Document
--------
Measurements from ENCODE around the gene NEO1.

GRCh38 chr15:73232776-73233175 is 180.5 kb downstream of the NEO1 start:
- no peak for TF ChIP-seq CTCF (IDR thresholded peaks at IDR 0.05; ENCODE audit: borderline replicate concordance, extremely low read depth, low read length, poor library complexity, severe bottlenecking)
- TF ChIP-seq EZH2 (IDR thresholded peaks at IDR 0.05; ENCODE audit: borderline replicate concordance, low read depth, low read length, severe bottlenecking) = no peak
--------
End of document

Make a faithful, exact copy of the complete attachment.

Measurements from ENCODE around the gene NEO1.

GRCh38 chr15:73232776-73233175 is 180.5 kb downstream of the NEO1 start:
- no peak for TF ChIP-seq CTCF (IDR thresholded peaks at IDR 0.05; ENCODE audit: borderline replicate concordance, extremely low read depth, low read length, poor library complexity, severe bottlenecking)
- TF ChIP-seq EZH2 (IDR thresholded peaks at IDR 0.05; ENCODE audit: borderline replicate concordance, low read depth, low read length, severe bottlenecking) = no peak